All That Glitters

Whether traveling to Ireland for two weeks or a month I always take a carry-on suitcase. While this ensures my luggage doesn’t get lost, it’s also more than adequate space for what I need and traveling light is always a good idea. After twenty years the clothes practically fold and pack themselves. Rain pants, check. Hiking boots, check. Red, white, and blue tinsel wig…oh, probably not.

Reflecting on my last post a dear friend commented that showing up as the ugly American is not limited to men. True. And I was immediately reminded of an experience a few years ago in Doolin. It was July 4th.

tinsel hairAs we tucked in to McGann’s Pub there was suddenly a commotion at the bar. Four young women had just arrived with tinsel wigs, their faces painted with stars and stripes. Americans. They were well into their cups, loud, and very flirtatious. And they were immediately the center of attention. It was novel but the novelty soon wore off for everyone in the pub except them. They were too much into their experience to notice that the bar tenders and pretty much everyone else, save a few hopeful young men, were very uncomfortable. Against their loud laughter and singing it was difficult to hear the trad music we had come for. Even the musicians were put out. Throughly embarrassed we left and as it was late made our way back to our Doolin Lodge accommodations. Imagine our horror when a bit later, hearing the noise and looking out the window, we discovered these young women, with a couple of Irish lads in tow, were staying at the same place.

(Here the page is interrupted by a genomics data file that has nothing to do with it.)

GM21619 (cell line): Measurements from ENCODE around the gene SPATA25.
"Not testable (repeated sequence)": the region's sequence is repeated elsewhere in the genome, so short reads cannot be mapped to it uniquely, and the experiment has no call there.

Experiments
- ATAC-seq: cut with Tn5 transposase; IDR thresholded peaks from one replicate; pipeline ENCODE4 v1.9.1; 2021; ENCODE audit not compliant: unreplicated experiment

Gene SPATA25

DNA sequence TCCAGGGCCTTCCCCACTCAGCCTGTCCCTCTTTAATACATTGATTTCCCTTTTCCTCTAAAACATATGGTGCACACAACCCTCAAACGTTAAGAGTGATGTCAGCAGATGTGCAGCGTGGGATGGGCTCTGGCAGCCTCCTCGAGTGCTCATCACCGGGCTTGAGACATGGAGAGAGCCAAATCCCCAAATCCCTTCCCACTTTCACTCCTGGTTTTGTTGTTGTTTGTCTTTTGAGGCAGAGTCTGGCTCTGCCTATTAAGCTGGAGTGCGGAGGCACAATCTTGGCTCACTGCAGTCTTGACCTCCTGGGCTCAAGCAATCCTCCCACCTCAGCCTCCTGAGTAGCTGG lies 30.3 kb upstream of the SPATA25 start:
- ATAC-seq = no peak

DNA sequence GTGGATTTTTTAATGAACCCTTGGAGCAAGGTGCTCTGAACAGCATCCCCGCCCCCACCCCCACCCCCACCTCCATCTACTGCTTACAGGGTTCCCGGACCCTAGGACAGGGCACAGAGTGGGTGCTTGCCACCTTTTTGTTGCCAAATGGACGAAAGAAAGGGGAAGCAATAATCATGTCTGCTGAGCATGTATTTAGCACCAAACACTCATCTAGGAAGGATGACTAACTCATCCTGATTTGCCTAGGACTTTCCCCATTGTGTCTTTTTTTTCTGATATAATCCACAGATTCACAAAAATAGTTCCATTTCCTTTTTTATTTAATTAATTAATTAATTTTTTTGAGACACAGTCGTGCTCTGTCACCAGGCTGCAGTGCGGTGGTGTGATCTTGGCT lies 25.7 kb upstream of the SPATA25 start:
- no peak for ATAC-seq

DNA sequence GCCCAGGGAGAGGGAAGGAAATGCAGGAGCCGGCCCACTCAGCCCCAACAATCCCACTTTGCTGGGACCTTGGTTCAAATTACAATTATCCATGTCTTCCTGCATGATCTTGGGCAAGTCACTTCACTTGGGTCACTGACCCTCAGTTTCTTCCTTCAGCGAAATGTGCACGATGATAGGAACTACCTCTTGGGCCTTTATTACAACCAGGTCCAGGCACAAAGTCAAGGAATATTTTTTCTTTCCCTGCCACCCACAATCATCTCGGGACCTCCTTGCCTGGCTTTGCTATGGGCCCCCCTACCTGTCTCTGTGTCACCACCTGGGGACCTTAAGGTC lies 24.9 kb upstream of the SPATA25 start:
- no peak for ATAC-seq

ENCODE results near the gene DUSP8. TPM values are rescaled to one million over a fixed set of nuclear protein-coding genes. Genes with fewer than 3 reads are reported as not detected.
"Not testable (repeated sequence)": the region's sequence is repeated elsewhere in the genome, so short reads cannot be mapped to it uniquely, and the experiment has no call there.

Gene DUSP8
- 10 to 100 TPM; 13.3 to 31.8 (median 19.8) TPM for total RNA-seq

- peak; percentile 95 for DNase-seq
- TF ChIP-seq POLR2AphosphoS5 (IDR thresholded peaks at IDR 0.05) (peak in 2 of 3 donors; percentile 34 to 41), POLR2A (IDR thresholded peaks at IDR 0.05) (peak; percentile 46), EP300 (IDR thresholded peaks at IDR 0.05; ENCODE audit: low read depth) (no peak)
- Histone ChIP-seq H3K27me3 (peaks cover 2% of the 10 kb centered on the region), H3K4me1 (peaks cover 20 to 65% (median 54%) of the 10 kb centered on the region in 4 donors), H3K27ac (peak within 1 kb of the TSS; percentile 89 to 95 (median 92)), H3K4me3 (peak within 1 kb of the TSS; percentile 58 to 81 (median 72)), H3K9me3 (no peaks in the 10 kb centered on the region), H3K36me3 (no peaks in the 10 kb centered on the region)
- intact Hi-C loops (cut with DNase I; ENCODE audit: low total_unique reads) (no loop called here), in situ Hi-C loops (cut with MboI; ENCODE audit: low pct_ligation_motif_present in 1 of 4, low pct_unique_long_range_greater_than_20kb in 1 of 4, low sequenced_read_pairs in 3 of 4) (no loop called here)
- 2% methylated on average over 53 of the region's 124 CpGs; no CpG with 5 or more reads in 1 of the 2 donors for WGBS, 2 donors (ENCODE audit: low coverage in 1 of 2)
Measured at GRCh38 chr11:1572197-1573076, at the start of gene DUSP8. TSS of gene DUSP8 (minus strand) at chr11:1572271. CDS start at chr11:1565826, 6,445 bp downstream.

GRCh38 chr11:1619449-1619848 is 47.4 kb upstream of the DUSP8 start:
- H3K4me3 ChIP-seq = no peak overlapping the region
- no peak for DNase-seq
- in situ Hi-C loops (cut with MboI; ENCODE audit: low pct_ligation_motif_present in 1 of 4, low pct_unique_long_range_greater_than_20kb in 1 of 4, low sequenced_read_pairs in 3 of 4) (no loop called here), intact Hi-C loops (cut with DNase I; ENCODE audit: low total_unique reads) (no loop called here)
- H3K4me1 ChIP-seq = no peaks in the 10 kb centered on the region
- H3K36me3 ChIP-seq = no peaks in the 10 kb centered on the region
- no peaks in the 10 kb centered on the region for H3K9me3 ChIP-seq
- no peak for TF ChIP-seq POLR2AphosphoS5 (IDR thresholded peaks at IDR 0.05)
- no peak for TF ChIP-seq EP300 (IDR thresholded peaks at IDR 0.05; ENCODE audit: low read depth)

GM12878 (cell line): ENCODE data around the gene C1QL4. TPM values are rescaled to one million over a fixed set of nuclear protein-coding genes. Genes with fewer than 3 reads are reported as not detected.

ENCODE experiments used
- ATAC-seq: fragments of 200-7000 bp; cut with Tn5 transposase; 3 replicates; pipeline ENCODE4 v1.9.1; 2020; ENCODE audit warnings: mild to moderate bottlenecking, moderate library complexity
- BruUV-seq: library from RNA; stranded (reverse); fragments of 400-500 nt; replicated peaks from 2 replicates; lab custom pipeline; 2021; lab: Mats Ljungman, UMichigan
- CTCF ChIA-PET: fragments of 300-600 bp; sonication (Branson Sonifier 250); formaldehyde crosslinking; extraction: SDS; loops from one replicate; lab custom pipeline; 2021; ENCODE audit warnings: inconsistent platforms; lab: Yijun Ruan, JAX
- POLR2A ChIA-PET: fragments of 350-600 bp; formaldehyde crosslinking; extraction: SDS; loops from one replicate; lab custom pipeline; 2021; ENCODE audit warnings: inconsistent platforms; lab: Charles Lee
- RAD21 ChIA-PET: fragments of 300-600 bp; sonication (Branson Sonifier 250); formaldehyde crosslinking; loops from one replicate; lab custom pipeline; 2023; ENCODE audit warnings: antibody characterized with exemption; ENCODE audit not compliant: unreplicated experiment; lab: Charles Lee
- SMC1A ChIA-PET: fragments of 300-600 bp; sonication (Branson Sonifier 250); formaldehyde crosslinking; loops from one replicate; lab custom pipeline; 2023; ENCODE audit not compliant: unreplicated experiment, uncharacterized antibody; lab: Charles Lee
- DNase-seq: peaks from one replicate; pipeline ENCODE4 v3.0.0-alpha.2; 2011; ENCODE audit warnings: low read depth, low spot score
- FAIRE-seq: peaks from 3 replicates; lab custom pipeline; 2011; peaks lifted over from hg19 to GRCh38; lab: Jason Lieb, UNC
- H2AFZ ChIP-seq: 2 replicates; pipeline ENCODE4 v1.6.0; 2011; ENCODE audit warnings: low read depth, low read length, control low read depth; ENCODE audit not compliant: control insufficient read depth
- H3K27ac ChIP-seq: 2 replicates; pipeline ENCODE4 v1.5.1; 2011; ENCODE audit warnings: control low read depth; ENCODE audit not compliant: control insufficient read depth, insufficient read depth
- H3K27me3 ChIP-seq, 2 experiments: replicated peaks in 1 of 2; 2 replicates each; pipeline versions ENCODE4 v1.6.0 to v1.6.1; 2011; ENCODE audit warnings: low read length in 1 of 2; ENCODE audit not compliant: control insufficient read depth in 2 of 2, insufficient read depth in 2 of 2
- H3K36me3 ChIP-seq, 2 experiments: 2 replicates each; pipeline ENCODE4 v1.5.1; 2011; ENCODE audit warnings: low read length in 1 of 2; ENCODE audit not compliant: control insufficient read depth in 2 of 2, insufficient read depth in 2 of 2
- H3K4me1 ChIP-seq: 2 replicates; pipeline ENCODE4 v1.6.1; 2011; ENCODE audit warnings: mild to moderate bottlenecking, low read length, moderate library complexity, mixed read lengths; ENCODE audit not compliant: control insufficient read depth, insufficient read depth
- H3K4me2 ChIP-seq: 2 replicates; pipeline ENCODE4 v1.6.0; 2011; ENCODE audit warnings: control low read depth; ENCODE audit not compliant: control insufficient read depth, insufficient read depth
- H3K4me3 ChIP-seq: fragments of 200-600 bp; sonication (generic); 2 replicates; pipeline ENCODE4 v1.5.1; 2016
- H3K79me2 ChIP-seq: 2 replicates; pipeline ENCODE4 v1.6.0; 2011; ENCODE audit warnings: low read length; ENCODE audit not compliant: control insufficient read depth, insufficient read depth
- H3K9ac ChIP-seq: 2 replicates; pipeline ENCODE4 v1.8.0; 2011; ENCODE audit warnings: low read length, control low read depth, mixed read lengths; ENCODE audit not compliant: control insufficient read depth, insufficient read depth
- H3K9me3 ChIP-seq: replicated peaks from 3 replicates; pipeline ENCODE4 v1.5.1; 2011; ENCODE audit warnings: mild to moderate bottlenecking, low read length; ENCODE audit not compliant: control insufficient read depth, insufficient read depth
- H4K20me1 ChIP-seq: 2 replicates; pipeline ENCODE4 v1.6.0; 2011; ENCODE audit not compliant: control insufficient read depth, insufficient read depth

The Irish have long considered America the land of golden opportunity and have much admired Americans. This is changing and that night the four young women did their part to tarnish our image. They demonstrated that all that glitters is sometimes just cheap tinsel.

Judith –